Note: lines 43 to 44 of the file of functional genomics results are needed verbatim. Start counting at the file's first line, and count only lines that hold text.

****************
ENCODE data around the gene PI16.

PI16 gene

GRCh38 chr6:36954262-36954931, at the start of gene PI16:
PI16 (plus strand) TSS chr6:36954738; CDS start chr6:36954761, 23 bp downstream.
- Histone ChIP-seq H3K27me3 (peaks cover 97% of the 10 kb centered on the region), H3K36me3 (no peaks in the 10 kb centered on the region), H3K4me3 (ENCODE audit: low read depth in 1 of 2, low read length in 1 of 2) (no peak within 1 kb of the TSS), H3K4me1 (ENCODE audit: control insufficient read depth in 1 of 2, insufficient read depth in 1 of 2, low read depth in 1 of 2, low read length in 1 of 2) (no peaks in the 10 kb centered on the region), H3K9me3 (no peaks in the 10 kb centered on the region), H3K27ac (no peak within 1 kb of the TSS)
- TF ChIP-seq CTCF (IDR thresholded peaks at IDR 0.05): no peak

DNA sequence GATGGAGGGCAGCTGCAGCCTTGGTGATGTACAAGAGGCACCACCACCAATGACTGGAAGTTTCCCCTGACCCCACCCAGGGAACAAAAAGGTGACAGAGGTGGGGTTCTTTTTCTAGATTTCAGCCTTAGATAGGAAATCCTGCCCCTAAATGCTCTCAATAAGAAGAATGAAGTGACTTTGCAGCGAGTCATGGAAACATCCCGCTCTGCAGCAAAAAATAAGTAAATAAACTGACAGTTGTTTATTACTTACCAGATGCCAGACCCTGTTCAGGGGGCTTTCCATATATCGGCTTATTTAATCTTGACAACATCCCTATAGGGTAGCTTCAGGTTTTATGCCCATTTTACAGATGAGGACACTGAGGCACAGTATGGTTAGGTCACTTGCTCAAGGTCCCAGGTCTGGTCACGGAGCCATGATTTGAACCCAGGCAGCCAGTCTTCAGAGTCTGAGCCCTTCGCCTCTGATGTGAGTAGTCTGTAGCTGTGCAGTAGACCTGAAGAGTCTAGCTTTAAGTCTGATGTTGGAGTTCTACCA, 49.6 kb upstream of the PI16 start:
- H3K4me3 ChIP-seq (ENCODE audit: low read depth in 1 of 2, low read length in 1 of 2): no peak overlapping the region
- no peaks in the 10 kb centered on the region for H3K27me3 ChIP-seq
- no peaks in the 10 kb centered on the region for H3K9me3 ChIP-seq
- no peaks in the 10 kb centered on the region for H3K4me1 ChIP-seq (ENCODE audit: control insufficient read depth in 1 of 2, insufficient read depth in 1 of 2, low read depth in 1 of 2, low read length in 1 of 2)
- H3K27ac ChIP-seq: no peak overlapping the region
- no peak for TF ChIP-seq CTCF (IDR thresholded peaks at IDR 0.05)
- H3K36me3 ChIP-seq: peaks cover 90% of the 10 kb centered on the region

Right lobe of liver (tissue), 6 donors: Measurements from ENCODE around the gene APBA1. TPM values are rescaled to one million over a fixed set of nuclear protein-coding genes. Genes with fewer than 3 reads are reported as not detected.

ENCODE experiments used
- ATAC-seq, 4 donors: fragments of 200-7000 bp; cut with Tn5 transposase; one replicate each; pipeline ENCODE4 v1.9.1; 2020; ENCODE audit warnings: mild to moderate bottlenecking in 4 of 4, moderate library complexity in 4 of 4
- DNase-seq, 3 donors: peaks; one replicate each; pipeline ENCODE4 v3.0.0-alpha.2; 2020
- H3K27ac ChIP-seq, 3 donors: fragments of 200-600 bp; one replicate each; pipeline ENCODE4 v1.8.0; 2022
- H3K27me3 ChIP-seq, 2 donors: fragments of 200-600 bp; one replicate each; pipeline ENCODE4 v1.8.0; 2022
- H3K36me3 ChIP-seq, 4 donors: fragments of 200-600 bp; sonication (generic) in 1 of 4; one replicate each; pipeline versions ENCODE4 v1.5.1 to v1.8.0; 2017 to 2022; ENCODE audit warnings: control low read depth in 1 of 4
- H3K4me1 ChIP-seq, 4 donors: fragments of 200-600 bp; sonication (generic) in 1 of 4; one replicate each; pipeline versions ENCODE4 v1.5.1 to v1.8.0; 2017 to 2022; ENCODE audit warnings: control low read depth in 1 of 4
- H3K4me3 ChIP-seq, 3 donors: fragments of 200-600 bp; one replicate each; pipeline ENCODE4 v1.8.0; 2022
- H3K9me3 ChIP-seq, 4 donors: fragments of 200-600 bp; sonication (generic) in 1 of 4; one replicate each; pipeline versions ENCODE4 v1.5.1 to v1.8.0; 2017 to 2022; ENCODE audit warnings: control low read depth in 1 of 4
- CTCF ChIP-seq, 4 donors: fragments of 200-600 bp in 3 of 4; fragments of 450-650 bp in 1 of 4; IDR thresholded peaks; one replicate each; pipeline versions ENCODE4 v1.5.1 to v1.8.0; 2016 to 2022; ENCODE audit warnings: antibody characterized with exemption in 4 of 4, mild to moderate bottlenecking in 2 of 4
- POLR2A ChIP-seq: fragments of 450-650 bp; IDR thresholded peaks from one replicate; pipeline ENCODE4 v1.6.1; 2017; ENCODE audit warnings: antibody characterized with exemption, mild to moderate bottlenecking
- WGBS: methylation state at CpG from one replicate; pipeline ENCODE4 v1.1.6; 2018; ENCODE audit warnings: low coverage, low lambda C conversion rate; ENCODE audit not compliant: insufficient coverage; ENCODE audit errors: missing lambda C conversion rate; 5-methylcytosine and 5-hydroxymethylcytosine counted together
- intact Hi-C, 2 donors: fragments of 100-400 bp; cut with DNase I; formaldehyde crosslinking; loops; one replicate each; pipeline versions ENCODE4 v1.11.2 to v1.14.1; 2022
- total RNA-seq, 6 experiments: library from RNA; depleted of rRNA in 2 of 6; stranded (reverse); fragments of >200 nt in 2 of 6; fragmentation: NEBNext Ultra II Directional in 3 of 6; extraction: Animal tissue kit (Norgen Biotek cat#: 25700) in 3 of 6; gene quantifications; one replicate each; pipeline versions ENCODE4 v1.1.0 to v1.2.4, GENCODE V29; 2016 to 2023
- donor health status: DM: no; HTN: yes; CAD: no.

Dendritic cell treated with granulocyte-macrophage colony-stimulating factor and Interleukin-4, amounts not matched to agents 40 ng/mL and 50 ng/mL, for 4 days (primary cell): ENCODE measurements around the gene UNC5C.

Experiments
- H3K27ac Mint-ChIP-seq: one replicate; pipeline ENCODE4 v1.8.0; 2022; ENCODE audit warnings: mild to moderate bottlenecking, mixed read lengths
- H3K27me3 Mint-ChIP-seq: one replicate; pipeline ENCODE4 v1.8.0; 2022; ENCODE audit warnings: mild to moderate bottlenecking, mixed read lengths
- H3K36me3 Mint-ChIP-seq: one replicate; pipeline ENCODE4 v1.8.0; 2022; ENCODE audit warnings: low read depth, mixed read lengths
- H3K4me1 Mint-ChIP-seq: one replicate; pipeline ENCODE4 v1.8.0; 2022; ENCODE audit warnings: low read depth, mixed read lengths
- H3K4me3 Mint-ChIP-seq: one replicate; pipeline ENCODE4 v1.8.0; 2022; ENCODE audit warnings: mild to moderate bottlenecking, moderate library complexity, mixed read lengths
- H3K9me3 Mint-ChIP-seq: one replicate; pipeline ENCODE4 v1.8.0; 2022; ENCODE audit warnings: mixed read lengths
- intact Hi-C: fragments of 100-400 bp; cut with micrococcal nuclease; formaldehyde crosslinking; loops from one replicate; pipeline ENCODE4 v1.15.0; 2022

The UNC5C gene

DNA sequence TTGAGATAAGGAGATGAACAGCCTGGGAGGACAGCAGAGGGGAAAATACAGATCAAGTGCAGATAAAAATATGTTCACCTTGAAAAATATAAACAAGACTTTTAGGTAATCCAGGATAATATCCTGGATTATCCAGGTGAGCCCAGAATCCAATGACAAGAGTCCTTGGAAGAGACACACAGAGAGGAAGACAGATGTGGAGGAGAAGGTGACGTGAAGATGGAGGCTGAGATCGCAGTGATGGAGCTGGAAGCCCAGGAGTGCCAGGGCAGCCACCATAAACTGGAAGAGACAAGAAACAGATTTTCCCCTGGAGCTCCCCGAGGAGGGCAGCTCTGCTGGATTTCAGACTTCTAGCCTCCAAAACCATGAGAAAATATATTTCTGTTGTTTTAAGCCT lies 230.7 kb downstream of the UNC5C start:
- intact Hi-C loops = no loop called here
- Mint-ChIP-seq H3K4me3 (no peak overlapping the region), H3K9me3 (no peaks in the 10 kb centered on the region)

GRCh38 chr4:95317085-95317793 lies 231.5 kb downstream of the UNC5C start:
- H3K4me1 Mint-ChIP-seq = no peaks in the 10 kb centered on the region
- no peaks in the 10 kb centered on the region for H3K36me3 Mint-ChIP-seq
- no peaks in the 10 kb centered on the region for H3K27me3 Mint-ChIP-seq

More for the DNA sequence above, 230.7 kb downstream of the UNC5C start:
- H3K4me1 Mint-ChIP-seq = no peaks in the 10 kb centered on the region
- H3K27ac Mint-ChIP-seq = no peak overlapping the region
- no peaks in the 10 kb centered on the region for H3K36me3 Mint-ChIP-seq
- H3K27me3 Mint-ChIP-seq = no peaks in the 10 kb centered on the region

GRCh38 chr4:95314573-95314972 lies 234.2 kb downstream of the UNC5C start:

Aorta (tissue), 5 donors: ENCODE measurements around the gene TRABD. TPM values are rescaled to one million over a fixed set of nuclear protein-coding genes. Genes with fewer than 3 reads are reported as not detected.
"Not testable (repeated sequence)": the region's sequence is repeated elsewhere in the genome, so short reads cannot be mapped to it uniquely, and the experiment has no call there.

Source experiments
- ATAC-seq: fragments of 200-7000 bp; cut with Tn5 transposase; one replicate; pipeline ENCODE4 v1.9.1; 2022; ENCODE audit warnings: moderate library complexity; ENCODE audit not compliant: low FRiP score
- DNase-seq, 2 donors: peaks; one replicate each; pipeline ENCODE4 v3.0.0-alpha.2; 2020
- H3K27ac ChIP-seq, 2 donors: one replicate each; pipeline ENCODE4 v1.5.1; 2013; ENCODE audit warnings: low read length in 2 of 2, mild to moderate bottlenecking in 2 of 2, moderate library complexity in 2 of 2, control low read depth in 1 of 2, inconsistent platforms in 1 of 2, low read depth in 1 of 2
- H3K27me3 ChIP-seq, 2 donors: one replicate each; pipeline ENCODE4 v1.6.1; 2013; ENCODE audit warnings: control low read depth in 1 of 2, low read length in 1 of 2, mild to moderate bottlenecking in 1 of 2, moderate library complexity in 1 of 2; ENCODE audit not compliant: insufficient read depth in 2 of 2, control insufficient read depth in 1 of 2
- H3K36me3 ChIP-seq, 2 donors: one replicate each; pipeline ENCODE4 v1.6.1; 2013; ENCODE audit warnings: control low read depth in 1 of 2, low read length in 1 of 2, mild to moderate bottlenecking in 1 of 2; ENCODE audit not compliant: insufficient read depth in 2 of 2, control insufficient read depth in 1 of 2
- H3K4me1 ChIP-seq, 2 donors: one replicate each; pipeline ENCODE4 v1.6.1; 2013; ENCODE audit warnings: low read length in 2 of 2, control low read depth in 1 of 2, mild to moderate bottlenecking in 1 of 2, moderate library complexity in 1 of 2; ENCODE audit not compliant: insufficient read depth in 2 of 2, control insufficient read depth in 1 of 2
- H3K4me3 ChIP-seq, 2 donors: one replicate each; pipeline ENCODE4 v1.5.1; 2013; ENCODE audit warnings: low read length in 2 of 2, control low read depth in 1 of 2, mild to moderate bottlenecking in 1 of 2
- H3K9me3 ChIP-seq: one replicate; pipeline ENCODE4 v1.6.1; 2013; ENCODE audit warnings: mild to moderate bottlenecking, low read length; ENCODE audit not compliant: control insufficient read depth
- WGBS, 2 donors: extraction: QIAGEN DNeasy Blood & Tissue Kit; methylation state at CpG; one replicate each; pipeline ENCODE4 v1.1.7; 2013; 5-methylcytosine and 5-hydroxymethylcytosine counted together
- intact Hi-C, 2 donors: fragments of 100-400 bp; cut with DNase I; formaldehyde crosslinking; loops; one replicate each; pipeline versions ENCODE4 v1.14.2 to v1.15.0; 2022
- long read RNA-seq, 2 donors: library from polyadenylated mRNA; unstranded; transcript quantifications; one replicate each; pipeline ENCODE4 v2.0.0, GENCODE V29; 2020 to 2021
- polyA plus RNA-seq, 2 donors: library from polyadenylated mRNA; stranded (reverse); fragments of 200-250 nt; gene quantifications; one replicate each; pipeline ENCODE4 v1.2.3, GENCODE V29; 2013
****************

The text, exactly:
- Mint-ChIP-seq H3K4me3 (no peak overlapping the region), H3K9me3 (no peaks in the 10 kb centered on the region)

GRCh38 chr4:95317085-95317793 lies 231.5 kb downstream of the UNC5C start: